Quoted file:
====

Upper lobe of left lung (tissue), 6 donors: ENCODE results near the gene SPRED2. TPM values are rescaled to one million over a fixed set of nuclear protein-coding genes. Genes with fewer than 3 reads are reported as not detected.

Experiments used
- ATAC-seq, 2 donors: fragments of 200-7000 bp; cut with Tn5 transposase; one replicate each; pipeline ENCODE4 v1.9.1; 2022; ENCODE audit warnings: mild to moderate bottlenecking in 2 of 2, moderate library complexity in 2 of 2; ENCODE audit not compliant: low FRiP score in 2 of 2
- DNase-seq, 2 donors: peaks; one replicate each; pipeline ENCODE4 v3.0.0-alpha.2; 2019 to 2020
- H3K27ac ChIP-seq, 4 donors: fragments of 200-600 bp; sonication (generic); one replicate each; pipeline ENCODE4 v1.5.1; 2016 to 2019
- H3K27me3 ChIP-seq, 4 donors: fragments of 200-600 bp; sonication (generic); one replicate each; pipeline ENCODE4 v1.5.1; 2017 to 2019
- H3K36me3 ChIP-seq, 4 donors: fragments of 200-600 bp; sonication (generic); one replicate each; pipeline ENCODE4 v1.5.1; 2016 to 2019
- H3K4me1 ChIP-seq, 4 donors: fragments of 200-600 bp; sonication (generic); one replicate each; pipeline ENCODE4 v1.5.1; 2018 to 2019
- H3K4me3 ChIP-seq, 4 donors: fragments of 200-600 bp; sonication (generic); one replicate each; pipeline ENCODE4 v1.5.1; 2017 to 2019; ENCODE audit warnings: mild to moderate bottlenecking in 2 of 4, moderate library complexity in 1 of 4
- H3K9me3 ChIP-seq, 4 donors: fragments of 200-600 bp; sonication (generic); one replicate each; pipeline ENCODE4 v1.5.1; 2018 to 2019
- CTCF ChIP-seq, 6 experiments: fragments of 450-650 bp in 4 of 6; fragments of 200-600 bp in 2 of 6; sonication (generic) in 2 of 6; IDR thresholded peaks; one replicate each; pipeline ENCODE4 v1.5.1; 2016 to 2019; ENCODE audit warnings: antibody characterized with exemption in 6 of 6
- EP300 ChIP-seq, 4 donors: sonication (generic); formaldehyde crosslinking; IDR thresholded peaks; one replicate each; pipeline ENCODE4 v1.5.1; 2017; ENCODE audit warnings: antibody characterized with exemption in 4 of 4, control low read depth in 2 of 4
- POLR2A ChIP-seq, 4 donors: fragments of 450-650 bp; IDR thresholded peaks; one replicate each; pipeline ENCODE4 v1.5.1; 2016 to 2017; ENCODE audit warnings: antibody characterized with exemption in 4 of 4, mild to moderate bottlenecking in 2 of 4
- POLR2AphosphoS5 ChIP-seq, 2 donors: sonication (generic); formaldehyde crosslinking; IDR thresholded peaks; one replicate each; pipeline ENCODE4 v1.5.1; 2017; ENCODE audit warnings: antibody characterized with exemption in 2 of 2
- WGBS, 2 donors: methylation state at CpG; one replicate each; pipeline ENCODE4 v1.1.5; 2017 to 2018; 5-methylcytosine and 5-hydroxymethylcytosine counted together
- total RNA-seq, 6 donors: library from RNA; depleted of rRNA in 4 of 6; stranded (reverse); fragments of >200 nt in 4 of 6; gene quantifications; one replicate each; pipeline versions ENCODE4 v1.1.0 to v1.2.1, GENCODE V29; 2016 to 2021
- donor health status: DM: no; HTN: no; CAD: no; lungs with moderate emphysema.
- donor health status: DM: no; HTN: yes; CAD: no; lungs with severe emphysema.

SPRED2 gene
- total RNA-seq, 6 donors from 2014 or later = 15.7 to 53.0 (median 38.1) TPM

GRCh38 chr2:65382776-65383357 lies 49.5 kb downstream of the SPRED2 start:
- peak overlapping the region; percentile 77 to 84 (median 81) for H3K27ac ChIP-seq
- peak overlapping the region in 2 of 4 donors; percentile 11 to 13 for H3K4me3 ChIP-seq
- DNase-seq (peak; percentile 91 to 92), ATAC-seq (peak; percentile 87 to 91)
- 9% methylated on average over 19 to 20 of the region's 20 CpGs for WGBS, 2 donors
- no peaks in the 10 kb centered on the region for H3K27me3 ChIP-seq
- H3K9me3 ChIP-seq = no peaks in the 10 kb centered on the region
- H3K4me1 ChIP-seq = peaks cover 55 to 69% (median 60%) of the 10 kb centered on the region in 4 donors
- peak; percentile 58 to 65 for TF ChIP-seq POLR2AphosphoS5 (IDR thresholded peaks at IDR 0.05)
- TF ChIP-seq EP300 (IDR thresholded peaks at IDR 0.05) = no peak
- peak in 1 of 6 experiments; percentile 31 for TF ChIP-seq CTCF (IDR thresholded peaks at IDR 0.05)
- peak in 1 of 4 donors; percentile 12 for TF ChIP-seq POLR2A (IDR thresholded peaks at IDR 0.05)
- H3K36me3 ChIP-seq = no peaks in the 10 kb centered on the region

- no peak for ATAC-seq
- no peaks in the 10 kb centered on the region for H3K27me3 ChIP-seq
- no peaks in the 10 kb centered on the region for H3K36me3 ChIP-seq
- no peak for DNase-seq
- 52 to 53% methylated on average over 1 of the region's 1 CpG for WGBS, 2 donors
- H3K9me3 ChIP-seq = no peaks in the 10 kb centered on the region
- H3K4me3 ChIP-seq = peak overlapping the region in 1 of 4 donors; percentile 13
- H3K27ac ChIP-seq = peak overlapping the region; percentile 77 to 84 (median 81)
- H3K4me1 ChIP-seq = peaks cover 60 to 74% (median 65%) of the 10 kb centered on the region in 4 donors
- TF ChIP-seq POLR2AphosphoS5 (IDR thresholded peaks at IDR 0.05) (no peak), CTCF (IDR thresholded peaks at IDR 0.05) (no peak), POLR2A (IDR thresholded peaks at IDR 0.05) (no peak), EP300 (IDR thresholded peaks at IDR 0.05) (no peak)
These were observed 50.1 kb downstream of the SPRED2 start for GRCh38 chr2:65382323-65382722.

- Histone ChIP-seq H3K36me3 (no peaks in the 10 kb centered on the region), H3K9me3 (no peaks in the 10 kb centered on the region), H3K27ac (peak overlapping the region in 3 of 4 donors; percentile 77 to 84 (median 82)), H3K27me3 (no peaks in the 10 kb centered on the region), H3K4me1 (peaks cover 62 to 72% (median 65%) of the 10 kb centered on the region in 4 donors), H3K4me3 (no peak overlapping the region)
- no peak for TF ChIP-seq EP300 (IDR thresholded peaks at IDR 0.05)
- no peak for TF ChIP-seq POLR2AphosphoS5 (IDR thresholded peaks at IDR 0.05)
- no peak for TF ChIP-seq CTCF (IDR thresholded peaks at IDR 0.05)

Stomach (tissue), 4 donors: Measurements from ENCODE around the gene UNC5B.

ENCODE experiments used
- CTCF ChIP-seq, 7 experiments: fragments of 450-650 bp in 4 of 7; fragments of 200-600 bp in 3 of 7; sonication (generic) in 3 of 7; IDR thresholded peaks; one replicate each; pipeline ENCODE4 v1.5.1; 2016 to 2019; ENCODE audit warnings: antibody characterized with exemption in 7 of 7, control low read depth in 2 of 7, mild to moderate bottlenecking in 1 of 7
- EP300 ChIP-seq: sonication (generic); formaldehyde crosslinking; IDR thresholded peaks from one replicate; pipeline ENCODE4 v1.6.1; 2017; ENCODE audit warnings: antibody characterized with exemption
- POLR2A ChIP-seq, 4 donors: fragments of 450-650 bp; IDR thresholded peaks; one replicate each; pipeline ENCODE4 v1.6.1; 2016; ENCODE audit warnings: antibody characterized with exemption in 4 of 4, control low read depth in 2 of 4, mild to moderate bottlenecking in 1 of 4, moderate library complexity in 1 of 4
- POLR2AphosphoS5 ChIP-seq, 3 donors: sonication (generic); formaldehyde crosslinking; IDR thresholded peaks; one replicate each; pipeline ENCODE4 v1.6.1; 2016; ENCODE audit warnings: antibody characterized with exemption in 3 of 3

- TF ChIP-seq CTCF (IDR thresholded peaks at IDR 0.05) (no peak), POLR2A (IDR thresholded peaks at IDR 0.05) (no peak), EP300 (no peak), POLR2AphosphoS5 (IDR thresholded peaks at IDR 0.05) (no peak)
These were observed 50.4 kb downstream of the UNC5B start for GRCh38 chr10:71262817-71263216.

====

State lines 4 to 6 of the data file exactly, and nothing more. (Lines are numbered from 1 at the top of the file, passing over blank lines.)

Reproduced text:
- DNase-seq, 2 donors: peaks; one replicate each; pipeline ENCODE4 v3.0.0-alpha.2; 2019 to 2020
- H3K27ac ChIP-seq, 4 donors: fragments of 200-600 bp; sonication (generic); one replicate each; pipeline ENCODE4 v1.5.1; 2016 to 2019
- H3K27me3 ChIP-seq, 4 donors: fragments of 200-600 bp; sonication (generic); one replicate each; pipeline ENCODE4 v1.5.1; 2017 to 2019